Digestive Diseases and Sciences

, Volume 56, Issue 5, pp 1323–1332 | Cite as

Altered Expression and Localization of Connexin32 in Human and Murine Gastric Carcinogenesis

  • Hyang Jee
  • Ki Taek Nam
  • Hyo-Jung Kwon
  • Sang-Uk Han
  • Dae-Yong Kim
Original Article



Intercellular communication via gap junctions, composed of protein subunits called connexins (Cxs), plays a key role in controlling cell growth, differentiation and carcinogenesis. Impaired gap junctional intercellular communication has been reported in various cancers and diseases.


We investigated Cx32 expression patterns and semiquantitatively assessed Cx32 expression in cancers and preneoplastic lesions. To determine if cell proliferation is correlated with Cx32 expression, we evaluated Ki67 expression in a gastric cancer mouse model.


In human and mouse, normal stomach and gastric adenocarcinoma tissues were used for immunohistochemical analyses.


Cx32 was detected at cell–cell (intercellular) contact points in normal cells and exhibited punctate intercellular and intracytoplasmic staining in cancer cells. The frequency of Cx32 loss of expression was significantly higher in human adenocarcinomas than in normal stomach. As tumor cells were less differentiated, Cx32 expression levels and intercellular and intracytoplasmic staining were also significantly lower. The Cx32 expression pattern in the mouse gastric cancer model was similar in several important respects to that of human. In mucous metaplasia of the mouse stomach, Cx32 was mainly expressed in the cytoplasm of epithelial cells. There was also an inverse correlation between Cx32 expression and cell proliferation in mouse tumors. However, there was no difference in the levels of Cx32 mRNA between normal and cancerous tissues.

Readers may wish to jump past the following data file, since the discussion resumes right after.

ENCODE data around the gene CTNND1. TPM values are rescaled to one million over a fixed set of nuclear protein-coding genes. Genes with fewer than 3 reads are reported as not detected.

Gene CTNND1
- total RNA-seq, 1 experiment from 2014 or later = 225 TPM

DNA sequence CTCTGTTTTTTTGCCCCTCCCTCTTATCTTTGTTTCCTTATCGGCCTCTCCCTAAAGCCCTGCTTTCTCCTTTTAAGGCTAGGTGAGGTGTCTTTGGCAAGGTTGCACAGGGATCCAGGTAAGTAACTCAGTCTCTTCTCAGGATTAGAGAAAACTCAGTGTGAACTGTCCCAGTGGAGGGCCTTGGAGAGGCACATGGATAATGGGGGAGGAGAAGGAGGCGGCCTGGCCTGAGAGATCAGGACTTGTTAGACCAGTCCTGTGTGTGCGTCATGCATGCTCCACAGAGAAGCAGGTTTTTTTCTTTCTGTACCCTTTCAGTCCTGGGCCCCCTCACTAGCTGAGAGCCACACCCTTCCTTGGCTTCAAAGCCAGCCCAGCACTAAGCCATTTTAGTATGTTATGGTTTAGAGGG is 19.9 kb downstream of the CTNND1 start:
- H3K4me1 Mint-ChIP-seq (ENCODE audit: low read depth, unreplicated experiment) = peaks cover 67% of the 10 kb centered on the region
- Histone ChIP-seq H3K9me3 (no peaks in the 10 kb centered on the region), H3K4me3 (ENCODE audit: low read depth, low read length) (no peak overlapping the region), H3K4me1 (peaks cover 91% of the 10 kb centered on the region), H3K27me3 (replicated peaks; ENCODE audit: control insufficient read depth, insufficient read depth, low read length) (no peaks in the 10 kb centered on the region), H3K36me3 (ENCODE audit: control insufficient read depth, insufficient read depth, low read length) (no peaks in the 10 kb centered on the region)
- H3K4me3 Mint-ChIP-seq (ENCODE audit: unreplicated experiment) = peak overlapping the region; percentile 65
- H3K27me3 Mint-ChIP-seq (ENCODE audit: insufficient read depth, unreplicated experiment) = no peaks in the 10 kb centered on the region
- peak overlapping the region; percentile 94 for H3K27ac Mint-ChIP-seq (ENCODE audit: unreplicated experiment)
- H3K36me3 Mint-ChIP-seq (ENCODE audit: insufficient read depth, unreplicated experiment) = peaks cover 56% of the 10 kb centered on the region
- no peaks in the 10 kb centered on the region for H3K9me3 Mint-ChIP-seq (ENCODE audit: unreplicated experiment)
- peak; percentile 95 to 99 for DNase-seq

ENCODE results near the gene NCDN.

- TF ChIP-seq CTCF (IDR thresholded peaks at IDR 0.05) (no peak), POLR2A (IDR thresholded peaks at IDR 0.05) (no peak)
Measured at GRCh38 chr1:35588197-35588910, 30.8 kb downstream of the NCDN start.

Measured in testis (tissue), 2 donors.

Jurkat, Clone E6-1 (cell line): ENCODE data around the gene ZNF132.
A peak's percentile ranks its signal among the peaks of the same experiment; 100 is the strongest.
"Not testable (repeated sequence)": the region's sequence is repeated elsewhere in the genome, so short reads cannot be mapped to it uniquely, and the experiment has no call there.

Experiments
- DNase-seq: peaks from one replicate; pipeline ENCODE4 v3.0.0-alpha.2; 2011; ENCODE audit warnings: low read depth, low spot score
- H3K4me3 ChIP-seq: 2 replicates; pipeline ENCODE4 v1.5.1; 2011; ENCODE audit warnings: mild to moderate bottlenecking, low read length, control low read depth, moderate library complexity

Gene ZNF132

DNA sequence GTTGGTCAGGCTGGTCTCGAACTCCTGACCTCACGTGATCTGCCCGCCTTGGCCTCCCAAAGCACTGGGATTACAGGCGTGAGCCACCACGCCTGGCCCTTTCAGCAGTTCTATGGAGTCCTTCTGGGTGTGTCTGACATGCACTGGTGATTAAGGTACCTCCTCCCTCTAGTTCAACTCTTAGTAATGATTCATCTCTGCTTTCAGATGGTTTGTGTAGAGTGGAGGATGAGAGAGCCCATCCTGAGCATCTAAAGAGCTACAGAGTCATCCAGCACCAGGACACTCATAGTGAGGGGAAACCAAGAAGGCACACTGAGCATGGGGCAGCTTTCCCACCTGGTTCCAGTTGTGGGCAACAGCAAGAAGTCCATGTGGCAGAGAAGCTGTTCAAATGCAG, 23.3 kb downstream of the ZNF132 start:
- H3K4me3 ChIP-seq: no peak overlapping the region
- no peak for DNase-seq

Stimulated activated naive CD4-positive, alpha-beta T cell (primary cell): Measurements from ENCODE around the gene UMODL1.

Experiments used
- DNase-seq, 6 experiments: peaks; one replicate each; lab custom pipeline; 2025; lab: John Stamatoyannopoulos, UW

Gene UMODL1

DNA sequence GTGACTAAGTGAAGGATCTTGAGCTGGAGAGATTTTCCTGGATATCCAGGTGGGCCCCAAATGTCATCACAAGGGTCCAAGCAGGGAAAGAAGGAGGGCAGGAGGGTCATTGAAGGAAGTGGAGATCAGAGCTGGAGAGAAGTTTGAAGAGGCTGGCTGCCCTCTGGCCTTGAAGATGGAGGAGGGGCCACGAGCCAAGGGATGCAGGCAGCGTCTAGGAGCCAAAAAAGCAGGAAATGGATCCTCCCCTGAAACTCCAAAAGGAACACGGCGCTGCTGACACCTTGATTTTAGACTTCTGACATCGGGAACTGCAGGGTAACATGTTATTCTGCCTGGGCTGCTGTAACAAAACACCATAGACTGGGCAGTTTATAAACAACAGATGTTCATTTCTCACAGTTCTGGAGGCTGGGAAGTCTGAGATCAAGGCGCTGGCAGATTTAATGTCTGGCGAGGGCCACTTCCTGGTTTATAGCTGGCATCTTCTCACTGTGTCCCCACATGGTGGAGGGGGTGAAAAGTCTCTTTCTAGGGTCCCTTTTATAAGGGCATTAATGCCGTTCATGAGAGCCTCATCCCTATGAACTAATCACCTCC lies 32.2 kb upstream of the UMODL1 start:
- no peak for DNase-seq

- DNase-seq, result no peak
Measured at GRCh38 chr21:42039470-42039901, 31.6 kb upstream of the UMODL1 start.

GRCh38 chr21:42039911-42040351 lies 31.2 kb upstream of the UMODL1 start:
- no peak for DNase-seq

These findings suggest that altered Cx32 expression, a loss of intercellular Cx32 and a gain of intracytoplasmic Cx32 in the form of punctate “dot”, plays an important role in the formation of gastric adenocarcinomas.


Connexin32 Gastric adenocarcinoma Immunohistochemistry Tissue array Cell proliferation 



This work was supported by Brain Korea 21 Project. This study was partially supported by the Research Institute for Veterinary Science, Seoul National University.


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Copyright information

© Springer Science+Business Media, LLC 2010

Authors and Affiliations

  • Hyang Jee
    • 1
  • Ki Taek Nam
    • 2
  • Hyo-Jung Kwon
    • 3
  • Sang-Uk Han
    • 4
  • Dae-Yong Kim
    • 1
  1. 1.Laboratory of Veterinary Pathology, College of Veterinary MedicineSeoul National UniversitySeoulKorea
  2. 2.Vanderbilt University School of MedicineNashvilleUSA
  3. 3.Biomedical Mouse Resource CenterKorea Research Institute of Bioscience and BiotechnologyChungbukKorea
  4. 4.Genomic Research Center for GastroenterologyAjou University School of MedicineSuwonKorea

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